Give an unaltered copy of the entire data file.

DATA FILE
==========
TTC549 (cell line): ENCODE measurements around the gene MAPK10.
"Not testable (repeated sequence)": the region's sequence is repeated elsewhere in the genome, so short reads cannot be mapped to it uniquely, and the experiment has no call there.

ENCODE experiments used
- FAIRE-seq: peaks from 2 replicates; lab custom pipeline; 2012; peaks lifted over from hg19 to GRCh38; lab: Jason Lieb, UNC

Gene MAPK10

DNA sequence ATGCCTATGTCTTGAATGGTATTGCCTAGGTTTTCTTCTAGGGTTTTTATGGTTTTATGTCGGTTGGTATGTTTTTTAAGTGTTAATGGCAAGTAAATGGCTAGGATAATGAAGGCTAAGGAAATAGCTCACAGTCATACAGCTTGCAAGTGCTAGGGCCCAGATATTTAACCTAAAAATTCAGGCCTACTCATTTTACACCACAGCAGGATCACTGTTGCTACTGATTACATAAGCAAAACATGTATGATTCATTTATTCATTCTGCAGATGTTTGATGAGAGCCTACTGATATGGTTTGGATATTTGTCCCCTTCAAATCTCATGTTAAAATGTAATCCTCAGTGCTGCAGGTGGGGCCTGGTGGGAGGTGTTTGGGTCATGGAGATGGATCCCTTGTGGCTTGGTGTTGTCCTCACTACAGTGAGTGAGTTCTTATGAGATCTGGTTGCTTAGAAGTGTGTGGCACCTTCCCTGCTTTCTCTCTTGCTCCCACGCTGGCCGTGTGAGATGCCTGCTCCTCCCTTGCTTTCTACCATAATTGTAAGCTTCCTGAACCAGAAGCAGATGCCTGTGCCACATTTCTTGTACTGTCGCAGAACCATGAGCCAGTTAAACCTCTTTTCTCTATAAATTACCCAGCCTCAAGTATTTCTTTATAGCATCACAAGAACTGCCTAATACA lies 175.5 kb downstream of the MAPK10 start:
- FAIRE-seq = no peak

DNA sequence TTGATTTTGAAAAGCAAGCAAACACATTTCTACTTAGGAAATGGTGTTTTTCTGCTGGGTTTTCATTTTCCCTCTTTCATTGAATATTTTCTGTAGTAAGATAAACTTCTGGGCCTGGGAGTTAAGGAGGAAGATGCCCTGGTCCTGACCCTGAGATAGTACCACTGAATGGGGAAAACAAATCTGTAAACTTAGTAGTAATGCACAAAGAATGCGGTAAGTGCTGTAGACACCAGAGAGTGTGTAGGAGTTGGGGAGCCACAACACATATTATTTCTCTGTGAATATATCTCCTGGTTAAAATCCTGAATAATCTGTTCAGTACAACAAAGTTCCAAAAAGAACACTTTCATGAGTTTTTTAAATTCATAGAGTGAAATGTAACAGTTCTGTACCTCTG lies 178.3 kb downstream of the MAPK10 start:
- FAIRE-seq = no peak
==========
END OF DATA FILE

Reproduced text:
TTC549 (cell line): ENCODE measurements around the gene MAPK10.
"Not testable (repeated sequence)": the region's sequence is repeated elsewhere in the genome, so short reads cannot be mapped to it uniquely, and the experiment has no call there.

ENCODE experiments used
- FAIRE-seq: peaks from 2 replicates; lab custom pipeline; 2012; peaks lifted over from hg19 to GRCh38; lab: Jason Lieb, UNC

Gene MAPK10

DNA sequence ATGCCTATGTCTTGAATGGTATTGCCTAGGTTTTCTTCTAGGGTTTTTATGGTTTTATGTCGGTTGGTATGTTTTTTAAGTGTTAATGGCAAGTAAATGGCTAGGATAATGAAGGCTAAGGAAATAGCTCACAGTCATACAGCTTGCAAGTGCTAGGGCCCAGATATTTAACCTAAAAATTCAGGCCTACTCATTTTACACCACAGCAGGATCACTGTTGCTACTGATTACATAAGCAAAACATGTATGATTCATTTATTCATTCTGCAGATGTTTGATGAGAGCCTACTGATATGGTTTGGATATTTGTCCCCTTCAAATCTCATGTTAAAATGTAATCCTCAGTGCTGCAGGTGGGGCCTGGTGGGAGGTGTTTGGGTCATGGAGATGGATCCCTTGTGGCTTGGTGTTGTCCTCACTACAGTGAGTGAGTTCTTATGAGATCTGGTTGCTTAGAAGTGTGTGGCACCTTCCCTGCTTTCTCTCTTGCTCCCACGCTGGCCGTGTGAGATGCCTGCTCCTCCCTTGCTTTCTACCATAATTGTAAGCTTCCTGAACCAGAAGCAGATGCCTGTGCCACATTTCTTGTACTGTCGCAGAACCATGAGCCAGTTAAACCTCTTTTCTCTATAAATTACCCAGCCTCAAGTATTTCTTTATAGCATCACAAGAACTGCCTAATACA lies 175.5 kb downstream of the MAPK10 start:
- FAIRE-seq = no peak

DNA sequence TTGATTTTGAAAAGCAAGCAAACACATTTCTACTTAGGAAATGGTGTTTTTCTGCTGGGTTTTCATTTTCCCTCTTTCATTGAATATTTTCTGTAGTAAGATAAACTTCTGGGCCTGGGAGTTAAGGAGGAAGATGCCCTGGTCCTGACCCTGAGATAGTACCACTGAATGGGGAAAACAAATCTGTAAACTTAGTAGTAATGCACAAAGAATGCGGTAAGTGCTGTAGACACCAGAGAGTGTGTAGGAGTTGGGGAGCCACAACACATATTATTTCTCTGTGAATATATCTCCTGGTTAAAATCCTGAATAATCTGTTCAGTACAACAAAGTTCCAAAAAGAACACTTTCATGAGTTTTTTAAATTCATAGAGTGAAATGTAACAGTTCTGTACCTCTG lies 178.3 kb downstream of the MAPK10 start:
- FAIRE-seq = no peak